A high-resolution linkage map for comparative genome analysis and QTL fine mapping in Asian seabass, Lates calcarifer.BMC Genomics. 2011 Apr 02; 12:174.BG
High density linkage maps are essential for comparative analysis of synteny, fine mapping of quantitative trait loci (QTL), searching for candidate genes and facilitating genome sequence assembly. However, in most foodfish species, marker density is still low. We previously reported a first generation linkage map with 240 DNA markers and its application to preliminarily map QTL for growth traits in Asian seabass (Lates calcarifer). Here, we report a high-resolution linkage map with 790 microsatellites and SNPs, comparative analysis of synteny, fine-mapping of QTL and the identification of potential candidate genes for growth traits.
A second generation linkage map of Asian seabass was developed with 790 microsatellite and SNP markers. The map spanned a genetic length of 2411.5 cM, with an average intermarker distance of 3.4 cM or 1.1 Mb. This high density map allowed for comparison of the map with Tetraodon nigroviridis genome, which revealed 16 synteny regions between the two species. Moreover, by employing this map we refined QTL to regions of 1.4 and 0.2 cM (or 400 and 50 kb) in linkage groups 2 and 3 in a population containing 380 progeny; potential candidate genes for growth traits in QTL regions were further identified using comparative genome analysis, whose effects on growth traits were investigated. Interestingly, a QTL cluster at Lca371 underlying growth traits of Asian seabass showed similarity to the cathepsin D gene of human, which is related to cancer and Alzheimer's disease.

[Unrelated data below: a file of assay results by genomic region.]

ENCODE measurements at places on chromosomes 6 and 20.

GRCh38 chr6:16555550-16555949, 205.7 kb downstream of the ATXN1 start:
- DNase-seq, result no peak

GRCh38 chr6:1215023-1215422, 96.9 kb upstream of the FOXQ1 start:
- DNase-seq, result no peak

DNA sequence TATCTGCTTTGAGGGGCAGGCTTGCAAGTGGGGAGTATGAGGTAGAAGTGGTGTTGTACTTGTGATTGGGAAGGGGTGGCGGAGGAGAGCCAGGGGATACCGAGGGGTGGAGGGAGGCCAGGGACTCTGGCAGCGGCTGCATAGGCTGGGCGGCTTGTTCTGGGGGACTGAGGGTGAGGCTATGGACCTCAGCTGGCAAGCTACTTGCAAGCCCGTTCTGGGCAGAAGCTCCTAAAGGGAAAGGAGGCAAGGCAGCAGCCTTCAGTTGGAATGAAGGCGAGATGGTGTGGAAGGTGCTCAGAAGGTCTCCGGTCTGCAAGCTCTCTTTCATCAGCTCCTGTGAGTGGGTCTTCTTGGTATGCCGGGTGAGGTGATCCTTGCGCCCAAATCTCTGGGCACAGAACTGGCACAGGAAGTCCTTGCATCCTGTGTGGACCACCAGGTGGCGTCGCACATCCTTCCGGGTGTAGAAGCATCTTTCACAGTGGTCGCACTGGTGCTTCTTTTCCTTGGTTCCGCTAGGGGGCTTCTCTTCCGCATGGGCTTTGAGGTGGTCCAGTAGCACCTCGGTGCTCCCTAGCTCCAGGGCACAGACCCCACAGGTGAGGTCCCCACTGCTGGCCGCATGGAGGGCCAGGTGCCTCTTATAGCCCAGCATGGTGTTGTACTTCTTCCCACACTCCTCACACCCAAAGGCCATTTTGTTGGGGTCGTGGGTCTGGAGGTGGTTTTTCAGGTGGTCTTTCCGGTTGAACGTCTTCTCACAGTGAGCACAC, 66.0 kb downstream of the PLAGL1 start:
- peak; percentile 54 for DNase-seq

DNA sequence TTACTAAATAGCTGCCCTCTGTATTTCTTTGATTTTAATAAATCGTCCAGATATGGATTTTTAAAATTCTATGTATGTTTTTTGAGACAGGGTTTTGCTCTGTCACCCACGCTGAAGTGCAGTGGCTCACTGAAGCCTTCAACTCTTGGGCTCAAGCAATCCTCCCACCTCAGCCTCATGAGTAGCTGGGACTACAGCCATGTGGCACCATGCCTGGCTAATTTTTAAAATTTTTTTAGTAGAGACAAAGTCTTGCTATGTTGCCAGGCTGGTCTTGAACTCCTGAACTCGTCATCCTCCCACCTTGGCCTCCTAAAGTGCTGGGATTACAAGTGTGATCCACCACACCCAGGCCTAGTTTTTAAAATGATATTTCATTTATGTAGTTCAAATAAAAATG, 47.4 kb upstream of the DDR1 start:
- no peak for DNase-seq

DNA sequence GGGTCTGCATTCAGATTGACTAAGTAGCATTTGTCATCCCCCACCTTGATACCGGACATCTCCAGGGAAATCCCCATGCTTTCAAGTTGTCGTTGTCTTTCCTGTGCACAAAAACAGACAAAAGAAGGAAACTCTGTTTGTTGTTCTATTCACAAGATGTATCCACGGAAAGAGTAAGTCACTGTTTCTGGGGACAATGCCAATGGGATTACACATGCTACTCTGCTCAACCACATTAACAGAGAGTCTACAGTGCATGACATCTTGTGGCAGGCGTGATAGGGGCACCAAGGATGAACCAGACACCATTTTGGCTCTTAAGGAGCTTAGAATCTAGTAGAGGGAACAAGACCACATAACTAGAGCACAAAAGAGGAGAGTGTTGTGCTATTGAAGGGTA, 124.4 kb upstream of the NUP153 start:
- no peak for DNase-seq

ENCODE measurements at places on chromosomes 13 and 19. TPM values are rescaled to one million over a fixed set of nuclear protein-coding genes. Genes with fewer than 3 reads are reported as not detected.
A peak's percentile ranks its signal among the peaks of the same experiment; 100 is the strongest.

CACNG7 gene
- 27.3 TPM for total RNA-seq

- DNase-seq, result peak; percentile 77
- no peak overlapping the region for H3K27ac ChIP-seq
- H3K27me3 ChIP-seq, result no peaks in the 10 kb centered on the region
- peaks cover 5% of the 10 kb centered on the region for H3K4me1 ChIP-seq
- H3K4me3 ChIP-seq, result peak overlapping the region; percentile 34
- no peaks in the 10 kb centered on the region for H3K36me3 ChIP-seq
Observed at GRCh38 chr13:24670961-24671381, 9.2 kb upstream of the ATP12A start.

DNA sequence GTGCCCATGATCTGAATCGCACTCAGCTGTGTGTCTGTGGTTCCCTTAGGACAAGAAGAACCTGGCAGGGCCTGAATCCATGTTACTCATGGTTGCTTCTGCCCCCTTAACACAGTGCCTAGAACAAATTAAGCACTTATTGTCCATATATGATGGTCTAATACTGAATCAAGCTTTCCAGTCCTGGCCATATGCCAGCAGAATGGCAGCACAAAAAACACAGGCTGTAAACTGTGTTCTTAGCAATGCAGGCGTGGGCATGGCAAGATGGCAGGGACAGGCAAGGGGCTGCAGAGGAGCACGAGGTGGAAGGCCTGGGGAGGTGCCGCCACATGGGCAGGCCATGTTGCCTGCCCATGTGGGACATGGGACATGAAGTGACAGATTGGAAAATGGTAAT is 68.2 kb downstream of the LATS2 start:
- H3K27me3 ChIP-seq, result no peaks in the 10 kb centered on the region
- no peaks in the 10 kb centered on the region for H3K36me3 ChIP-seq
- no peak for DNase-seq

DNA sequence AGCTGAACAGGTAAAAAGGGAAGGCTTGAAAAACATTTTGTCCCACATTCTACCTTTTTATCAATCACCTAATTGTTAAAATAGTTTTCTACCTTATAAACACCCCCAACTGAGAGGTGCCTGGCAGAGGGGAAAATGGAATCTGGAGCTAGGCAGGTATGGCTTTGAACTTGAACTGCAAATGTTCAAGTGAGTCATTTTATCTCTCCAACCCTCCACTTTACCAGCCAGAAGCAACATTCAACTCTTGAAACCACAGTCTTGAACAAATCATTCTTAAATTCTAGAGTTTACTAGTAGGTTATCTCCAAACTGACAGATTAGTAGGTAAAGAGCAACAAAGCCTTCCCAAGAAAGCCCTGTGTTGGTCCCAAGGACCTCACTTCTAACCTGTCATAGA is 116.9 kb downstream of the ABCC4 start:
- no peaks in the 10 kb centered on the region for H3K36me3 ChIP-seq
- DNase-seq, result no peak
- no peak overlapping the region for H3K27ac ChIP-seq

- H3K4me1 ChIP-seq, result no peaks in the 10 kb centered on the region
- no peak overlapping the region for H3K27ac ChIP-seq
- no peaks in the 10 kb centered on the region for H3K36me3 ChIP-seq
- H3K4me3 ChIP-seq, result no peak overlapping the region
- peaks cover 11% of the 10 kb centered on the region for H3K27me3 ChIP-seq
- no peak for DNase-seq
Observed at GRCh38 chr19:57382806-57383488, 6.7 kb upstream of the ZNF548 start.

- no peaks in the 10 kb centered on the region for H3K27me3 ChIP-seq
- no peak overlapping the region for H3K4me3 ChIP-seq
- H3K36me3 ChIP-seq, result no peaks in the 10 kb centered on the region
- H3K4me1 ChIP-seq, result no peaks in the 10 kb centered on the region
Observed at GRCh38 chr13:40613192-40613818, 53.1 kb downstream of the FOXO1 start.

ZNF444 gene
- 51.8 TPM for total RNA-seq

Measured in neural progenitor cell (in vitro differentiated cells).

We constructed a high resolution linkage map, carried out comparative mapping, refined the positions of QTL, identified candidate genes for growth traits and analyzed their effects on growth. Our study developed a framework that will be indispensable for further identification of genes and analysis of molecular variation within the refined QTL to enhance understanding of the molecular basis of growth and speed up genetic improvement of growth performance, and it also provides critical resource for future genome sequence assembly and comparative genomics studies on the evolution of fish genomes.